I was old enough to catch the television shows that used to be shot on 16 mm film. They were done in studio with strong, direct lighting. The lines were whispered to the actors, who mechanically repeated them. The monsters were always in the dark to hide the cheaply made costumes. Their eyes were red lights so that the audience could spot them.

— Apichatpong Weerasethakul[2]


The film premiered in competition at the Cannes Film Festival on 21 May 2010.[7] Theatrical distribution in Thailand was at first uncertain. "Every time I release a movie, I lose money because of the advertising and promotion, so I'm not sure if it's worth it, even though I would love to show it at home", Apichatpong said in an interview.[8] On 25 June, however, Kick the Machine released it in a month-long run, limited to one theater in Bangkok, similar with the release of Weerasethakul's previous films. It passed uncut by the Thai censorship board, despite featuring scenes similar to those cut from the director's past two feature films.[9] Distribution rights for the United States were acquired by Strand Releasing and it was released on 2 March 2011.[10][11] Cartoonist Chris Ware created the poster for the U.S. release.[12][13]


Uncle Boonmee has received near universal acclaim from critics.[14] On review aggregator website Rotten Tomatoes, the film currently holds an 89% approval rating based on 97 reviews, with an average rating of 7.92/10 and the consensus: "Languorous and deeply enigmatic, Palme d'Or winner Uncle Boonmee represents an original take on the ghosts that haunt us."[11] On Metacritic the film currently has a weighted average score of 87 out of 100 based on 21 reviews, indicating "universal acclaim".[14]

Sukhdev Sandhu of The Daily Telegraph gave the film a perfect score of five stars in an early festival review. Sandhu wrote: "It’s barely a film; more a floating world. To watch it is to feel many things – balmed, seduced, amused, mystified," and continued: "There are many elements of this film that remain elusive and secretive. But that’s a large part of its appeal: Weerasethakul, without ever trading in stock images of Oriental inscrutability, successfully conveys the subtle but important other-worldliness of this part of Thailand".[15] In Screen International, Mark Adams called the film "a beautifully assembled affair, with certain scenes staged with painterly composure, and also increasingly moving as the subtle story develops. Plus Apichatpong Weerasethakul is not afraid of adding in moments of surreal humour – often laugh-out-loud moments for that – which helps the pacing of the film."[16] Willis Wong of Intermedias Review acclaimed director's achievement: "'Uncle Boonmee' is a slow, meditative and often baffling journey visually gorgeous and worth taking."[17]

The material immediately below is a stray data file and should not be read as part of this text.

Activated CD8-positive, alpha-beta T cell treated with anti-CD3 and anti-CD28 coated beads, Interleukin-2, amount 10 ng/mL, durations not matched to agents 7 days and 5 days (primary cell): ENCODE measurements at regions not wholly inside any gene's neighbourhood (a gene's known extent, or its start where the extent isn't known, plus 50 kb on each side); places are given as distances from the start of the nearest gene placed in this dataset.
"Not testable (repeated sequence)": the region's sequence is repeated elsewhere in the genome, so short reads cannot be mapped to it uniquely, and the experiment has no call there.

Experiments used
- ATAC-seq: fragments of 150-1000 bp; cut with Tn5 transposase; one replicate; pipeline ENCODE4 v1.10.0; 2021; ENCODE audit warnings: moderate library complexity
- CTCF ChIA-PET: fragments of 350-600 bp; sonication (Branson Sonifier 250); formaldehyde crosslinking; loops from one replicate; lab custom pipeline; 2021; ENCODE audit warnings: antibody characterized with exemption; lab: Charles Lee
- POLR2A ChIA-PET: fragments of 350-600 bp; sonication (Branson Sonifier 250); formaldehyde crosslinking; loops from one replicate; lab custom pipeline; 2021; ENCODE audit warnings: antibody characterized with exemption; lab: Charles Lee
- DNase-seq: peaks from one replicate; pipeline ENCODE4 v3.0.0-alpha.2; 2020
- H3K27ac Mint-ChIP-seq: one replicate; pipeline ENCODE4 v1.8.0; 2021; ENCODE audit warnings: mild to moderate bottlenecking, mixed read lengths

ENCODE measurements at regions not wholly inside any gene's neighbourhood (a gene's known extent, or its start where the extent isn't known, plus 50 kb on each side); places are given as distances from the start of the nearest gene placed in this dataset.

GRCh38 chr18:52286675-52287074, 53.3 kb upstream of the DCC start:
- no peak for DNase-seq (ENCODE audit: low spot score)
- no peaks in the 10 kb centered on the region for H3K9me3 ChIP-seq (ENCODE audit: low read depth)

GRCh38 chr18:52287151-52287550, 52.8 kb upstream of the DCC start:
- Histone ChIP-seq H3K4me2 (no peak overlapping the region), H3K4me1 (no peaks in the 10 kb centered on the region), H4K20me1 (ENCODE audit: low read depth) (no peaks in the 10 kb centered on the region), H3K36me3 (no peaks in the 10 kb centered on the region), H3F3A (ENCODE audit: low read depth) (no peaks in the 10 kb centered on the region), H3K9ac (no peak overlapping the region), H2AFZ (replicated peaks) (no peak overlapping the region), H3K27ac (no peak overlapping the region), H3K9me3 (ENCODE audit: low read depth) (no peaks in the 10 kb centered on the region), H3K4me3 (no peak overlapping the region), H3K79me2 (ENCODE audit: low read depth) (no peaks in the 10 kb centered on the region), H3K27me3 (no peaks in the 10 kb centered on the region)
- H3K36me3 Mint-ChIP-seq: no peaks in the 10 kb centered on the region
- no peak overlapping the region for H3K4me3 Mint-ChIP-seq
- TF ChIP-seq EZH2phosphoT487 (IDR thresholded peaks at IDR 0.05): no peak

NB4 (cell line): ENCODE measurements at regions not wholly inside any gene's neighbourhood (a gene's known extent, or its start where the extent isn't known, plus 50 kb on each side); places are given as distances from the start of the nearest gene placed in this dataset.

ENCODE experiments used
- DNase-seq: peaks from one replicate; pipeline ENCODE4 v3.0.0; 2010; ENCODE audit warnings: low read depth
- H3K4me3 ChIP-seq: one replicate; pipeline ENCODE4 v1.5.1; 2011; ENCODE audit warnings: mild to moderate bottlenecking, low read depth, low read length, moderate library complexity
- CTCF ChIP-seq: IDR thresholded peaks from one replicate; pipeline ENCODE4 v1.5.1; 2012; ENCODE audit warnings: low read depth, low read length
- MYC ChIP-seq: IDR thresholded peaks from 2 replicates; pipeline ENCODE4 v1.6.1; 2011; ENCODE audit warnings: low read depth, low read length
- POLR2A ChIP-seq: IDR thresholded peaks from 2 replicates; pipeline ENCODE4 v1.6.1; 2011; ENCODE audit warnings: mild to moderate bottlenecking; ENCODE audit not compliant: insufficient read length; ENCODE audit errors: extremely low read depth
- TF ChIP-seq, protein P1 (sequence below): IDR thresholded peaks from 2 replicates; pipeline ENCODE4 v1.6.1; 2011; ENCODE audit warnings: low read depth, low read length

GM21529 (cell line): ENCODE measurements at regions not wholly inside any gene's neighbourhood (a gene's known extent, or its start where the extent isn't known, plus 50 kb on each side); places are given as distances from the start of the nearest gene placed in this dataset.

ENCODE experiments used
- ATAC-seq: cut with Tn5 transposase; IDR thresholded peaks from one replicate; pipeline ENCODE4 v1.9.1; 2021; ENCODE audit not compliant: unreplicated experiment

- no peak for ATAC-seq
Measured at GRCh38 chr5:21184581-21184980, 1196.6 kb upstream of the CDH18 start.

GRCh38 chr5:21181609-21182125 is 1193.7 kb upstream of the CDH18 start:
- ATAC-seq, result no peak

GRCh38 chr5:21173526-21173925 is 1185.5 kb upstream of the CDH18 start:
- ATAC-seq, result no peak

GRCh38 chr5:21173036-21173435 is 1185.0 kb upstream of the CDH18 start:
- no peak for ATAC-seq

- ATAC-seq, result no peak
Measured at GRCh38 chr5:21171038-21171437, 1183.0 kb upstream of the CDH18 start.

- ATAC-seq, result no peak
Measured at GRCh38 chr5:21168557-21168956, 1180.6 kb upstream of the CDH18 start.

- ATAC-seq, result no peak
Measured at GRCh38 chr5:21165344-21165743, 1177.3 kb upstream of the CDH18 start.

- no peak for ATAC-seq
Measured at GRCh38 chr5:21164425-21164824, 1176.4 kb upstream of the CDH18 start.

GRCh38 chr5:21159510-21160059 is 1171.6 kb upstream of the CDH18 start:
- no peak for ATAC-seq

Les Cahiers du cinéma featured Uncle Boonmee Who Can Recall His Past Lives on the cover of the June issue [18] and listed it first on their famous annual Top Ten of 2010.[19]

The film received a score of 2.4/4 at Screen International's annual Cannes Jury Grid, which polls international film critics from publications such as Sight & Sound, The Australian, Positif, L'Unita, Der Tagesspiegel among others.[20] It was listed second on Film Comment magazine's Best Films of 2011 list.[21] In the 2012 Sight & Sound critics' poll, 8 critics voted for it as one of their 10 greatest films ever made; this ranked it at #202 in the finished list. Five directors also voted, making the film ranked at #132 in the directors' poll.[22] In a 2016 BBC poll, critics voted the film the 37th greatest since 2000.[23]


The film won the Palme d'Or at the 2010 Cannes Film Festival.[24] It became the first Asian film to win the award since 1997.[24] Apichatpong Weerasethakul became the first Thai director to receive the award.[25] The film was selected as the Thai entry for the Best Foreign Language Film at the 83rd Academy Awards[26] but it did not make the final shortlist.[27]

Award Date of ceremony Category Recipient(s) Result Ref(s)
Asian Film Awards 21 March 2011 Best Film Apichatpong Weerasethakul Won [28]
Cannes Film Festival 12–23 May 2010 Palme d'Or Won [24]
Chicago Film Critics Association 19 December 2011 Best Foreign Language Film Nominated [29]
Chicago International Film Festival 2011 International Film Poster Silver Plaque Chris Ware Won [30]
Dubai International Film Festival 2010 Best Cinematographer Sayombhu Mukdeeprom and Yukontorn Mingmongkon Won [31]
Independent Spirit Awards 26 February 2011 Best Foreign Language Film Apichatpong Weerasethakul Nominated [32]
London Film Critics' Circle 11 February 2011 Best Foreign Language Film Nominated [33]
Best Director Nominated